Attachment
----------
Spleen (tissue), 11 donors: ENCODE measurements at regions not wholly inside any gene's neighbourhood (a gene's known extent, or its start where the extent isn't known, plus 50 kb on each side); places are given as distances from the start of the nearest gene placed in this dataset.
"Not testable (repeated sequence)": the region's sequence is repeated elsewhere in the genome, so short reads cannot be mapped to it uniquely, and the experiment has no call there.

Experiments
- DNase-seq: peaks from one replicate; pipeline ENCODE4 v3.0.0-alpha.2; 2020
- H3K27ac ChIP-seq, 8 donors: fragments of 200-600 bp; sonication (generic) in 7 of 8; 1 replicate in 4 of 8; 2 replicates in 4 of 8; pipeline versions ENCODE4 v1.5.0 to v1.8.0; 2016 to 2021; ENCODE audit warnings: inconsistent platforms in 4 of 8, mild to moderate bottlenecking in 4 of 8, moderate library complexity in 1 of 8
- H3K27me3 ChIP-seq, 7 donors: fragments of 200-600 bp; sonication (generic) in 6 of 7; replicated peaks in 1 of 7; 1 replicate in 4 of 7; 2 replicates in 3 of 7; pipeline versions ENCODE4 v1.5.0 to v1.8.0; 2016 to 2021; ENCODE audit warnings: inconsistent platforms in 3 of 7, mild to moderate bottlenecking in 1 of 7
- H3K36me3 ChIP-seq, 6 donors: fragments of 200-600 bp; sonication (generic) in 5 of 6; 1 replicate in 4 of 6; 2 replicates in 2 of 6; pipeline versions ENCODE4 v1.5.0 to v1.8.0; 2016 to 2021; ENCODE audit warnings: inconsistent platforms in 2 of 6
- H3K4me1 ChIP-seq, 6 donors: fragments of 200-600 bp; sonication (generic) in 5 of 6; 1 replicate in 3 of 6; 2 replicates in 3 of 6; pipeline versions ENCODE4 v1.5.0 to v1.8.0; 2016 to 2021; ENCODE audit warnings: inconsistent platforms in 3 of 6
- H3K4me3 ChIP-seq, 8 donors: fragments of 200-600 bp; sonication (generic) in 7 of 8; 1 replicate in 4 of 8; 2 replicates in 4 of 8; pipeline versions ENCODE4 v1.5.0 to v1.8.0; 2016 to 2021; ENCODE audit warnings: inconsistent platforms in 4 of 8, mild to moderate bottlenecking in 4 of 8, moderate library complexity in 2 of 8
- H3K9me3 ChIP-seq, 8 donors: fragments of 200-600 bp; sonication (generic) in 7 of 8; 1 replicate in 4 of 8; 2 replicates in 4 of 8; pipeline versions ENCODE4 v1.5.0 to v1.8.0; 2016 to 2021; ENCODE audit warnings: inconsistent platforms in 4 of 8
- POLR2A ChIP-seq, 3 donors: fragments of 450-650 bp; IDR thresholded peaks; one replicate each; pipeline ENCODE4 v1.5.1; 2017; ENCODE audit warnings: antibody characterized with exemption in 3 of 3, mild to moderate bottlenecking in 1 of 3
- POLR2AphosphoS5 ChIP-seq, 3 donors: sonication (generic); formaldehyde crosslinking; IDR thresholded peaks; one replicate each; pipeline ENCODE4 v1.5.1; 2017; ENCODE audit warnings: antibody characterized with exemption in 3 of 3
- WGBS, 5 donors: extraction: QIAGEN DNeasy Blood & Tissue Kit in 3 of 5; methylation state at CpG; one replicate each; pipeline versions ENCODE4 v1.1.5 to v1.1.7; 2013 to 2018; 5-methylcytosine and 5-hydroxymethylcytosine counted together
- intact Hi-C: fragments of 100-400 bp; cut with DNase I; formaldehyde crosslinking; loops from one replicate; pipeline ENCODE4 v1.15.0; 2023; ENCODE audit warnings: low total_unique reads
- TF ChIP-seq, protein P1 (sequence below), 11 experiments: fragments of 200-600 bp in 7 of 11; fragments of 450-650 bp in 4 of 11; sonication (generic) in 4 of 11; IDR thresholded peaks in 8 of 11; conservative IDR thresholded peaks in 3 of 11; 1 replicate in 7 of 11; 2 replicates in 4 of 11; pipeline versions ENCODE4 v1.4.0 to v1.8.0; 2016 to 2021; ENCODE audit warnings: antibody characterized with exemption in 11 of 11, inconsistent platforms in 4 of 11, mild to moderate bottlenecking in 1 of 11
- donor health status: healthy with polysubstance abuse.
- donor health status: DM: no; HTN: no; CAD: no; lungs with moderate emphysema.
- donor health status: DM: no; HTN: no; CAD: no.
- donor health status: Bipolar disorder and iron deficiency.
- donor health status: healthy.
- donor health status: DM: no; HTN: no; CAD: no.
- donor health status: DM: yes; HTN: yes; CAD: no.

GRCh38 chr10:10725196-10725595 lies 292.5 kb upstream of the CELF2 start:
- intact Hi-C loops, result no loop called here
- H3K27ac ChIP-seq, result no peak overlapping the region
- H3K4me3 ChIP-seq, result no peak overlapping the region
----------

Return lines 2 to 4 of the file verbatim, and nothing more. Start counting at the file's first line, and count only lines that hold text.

"Not testable (repeated sequence)": the region's sequence is repeated elsewhere in the genome, so short reads cannot be mapped to it uniquely, and the experiment has no call there.

Experiments
- DNase-seq: peaks from one replicate; pipeline ENCODE4 v3.0.0-alpha.2; 2020